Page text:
"It's frustrating when you can't get on the phone and say, 'hello, I'm in trouble and this is what's wrong, what do I do,'" said Sheffield.

"It should be a little bit simpler I think."

Roy Lamore, president of Royal Canadian Legion Branch 5 who spoke from Ottawa, suggested the government buy one less fighter jet and put the money toward keeping a Veterans Affairs office open and operating properly.

"To our government, don't be shortsighted and take our dreams away. Don't push our veterans into a corner," he said via the webcast.

"We've done enough fighting," said Lamore, who teared up as he read a poem that is recited at military funerals and ends with the words "we will remember them."

"My question to you," said Lamore, "will you remember the veterans?"

The closure of the local office has left John Kennedy feeling that veterans are being treated unfairly.

"I just feel that we need the human aspect of speaking to somebody instead of on the phone. It's not the personalized feeling that some of us need," he said.

"Waiting for this and waiting for that, I just hate to see the local office close."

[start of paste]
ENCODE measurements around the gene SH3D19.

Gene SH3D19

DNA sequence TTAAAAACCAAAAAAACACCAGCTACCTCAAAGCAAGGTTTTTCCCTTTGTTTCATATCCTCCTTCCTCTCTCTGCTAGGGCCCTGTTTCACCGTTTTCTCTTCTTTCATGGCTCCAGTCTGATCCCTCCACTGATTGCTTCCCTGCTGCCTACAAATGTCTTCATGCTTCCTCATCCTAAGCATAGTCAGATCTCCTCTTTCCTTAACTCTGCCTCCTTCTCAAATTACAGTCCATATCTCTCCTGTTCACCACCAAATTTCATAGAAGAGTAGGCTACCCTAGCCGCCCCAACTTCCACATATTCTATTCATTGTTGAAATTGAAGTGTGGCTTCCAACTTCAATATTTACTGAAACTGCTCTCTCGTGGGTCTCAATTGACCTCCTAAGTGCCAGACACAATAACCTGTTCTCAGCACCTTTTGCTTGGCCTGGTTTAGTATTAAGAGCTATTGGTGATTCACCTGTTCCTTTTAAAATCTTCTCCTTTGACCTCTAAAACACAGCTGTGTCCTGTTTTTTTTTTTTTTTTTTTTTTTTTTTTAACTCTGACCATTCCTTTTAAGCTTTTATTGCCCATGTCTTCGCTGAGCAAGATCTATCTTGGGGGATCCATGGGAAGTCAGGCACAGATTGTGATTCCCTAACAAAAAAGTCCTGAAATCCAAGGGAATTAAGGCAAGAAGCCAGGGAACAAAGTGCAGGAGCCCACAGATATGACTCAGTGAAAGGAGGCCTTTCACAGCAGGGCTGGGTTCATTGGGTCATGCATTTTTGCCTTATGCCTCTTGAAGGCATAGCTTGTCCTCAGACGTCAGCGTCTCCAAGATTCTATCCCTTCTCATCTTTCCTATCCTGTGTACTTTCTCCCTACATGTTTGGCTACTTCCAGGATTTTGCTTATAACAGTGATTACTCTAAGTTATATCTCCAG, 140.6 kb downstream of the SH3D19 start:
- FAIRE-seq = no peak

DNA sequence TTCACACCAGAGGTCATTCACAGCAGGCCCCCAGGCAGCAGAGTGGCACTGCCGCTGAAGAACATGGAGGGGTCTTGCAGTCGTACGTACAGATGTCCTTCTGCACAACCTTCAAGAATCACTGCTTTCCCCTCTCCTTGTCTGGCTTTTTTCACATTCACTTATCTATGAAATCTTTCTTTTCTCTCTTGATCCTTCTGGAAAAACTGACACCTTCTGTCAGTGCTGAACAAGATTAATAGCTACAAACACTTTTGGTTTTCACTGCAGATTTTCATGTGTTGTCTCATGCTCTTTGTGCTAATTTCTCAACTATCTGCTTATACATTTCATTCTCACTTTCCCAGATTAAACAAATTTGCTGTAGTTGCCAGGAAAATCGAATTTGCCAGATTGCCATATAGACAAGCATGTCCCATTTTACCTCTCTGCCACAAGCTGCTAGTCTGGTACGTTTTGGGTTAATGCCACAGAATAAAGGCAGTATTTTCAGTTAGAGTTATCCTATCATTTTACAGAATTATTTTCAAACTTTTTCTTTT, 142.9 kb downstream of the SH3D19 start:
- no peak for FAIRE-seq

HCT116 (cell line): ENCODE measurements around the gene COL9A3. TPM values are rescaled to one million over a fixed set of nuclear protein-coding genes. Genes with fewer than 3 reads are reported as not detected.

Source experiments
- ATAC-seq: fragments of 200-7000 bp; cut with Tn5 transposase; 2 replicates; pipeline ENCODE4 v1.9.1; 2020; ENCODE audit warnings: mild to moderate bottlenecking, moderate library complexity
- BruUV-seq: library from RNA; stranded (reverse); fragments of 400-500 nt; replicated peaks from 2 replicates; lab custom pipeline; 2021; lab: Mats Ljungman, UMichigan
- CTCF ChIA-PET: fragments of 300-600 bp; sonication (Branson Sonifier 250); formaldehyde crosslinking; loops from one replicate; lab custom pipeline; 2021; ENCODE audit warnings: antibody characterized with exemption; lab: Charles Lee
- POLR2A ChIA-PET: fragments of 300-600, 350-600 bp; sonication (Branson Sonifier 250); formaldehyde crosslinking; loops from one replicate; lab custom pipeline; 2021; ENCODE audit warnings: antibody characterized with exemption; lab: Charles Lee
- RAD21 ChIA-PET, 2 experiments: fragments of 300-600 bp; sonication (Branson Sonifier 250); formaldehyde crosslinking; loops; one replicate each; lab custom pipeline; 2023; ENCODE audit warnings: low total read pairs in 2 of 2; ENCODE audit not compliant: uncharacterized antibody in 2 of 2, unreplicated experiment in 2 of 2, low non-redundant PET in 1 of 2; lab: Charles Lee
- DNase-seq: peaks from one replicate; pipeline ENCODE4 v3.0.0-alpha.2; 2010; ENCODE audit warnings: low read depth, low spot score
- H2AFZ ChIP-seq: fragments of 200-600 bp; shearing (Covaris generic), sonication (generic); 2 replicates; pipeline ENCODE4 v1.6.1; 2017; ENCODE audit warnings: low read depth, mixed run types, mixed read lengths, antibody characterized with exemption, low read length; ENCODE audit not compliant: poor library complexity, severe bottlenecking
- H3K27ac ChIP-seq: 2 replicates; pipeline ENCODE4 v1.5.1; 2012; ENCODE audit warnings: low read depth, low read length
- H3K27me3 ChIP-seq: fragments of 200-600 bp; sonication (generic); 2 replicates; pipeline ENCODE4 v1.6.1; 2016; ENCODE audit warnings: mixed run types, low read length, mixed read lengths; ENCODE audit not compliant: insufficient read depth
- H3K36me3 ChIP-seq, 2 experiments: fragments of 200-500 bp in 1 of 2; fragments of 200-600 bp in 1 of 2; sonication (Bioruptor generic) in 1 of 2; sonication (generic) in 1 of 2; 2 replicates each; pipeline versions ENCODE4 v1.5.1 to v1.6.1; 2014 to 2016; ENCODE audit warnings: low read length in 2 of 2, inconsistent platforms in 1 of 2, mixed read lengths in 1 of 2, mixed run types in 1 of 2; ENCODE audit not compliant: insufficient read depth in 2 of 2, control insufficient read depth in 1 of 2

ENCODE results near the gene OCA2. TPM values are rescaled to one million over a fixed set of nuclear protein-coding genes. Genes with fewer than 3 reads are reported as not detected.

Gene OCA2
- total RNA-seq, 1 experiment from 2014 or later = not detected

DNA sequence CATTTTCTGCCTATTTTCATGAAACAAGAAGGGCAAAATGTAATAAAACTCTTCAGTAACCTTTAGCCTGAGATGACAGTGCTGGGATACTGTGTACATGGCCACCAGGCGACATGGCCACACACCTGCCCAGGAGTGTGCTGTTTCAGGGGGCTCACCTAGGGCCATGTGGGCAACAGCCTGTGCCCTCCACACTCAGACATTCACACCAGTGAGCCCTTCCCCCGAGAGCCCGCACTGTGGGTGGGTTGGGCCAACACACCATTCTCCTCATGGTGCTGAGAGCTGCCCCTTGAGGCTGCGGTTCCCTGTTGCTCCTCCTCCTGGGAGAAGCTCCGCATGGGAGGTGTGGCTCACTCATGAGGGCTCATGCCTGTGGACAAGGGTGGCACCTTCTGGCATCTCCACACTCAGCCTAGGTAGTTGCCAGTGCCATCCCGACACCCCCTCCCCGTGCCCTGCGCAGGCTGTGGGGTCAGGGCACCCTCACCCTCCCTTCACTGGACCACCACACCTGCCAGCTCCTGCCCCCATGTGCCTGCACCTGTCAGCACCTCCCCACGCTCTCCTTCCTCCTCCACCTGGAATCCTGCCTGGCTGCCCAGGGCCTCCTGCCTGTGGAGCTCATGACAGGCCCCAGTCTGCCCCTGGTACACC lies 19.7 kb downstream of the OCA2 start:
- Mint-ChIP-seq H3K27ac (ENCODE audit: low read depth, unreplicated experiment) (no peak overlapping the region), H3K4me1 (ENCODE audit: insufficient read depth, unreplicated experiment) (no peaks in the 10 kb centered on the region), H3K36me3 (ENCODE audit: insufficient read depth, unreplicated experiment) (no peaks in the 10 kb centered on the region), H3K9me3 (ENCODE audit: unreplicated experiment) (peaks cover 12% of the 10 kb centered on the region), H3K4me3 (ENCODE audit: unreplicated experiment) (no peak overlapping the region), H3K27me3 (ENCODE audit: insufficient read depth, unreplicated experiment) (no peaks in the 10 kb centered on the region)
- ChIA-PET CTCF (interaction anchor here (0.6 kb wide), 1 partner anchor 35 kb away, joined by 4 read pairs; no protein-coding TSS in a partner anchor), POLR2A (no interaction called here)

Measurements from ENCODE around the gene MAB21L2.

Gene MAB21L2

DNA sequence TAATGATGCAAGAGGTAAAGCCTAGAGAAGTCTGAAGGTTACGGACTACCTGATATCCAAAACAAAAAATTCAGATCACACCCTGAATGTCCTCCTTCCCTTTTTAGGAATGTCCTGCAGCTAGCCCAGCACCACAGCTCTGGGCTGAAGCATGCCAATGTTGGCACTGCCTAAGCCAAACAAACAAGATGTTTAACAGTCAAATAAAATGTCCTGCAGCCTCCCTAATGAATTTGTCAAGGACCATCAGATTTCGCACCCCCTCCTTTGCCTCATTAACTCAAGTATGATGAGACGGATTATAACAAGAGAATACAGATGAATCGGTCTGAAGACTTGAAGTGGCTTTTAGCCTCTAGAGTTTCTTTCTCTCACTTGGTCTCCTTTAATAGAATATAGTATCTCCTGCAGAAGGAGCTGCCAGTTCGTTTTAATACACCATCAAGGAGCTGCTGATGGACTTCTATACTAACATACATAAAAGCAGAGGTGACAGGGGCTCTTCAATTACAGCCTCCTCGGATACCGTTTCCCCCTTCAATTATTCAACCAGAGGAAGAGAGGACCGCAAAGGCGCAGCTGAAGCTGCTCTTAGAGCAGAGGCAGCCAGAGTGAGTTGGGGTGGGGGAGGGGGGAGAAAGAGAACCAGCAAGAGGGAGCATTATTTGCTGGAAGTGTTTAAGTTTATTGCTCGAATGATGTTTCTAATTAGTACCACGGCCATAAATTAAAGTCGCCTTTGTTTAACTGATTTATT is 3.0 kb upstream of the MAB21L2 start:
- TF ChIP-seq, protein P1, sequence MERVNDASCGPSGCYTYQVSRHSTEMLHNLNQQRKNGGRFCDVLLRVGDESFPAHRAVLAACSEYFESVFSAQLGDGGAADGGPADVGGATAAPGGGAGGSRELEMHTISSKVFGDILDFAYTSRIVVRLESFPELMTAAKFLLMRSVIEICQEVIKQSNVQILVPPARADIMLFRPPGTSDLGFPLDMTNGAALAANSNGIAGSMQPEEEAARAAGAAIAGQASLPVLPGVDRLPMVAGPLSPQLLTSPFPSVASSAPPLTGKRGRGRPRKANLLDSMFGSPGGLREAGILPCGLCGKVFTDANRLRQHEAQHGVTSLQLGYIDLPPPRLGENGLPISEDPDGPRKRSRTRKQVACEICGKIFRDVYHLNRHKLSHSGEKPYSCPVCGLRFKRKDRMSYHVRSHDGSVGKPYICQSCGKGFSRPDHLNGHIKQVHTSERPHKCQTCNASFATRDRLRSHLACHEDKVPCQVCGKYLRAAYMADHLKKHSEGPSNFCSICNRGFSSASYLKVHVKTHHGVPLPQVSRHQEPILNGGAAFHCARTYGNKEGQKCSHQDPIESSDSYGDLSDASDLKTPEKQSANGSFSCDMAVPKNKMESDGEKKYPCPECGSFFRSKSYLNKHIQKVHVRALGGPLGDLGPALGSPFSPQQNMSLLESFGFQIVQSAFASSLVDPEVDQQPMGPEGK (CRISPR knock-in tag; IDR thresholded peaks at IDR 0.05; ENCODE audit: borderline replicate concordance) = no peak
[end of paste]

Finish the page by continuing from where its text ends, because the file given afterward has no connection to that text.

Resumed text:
The closure of the Thunder Bay Veterans Affairs office is slated for February.

"I can't see it doing anybody any good," said Jim Heald.

"They are so short of staff up there that they don't know whether they are coming or going. It's hard enough for people to get service already, and closing the local office, I have no idea how people are going to manage," said Heald.

The sessions Thursday were hosted by the Public Service Alliance of Canada whose members' jobs are threatened.

Government ‘betraying veterans’ with cuts to service offices: union
By Michelle Zilio | Oct 3, 2013 3:17 pm |  | 0 Comments


Veteran Terry Collins answers a question during a press conference held by veterans and PSAC members in Ottawa on Thursday, Oct. 3, 2013 to protest the closure of Veteran’s Affairs offices. iPolitics/ Matthew Usherwood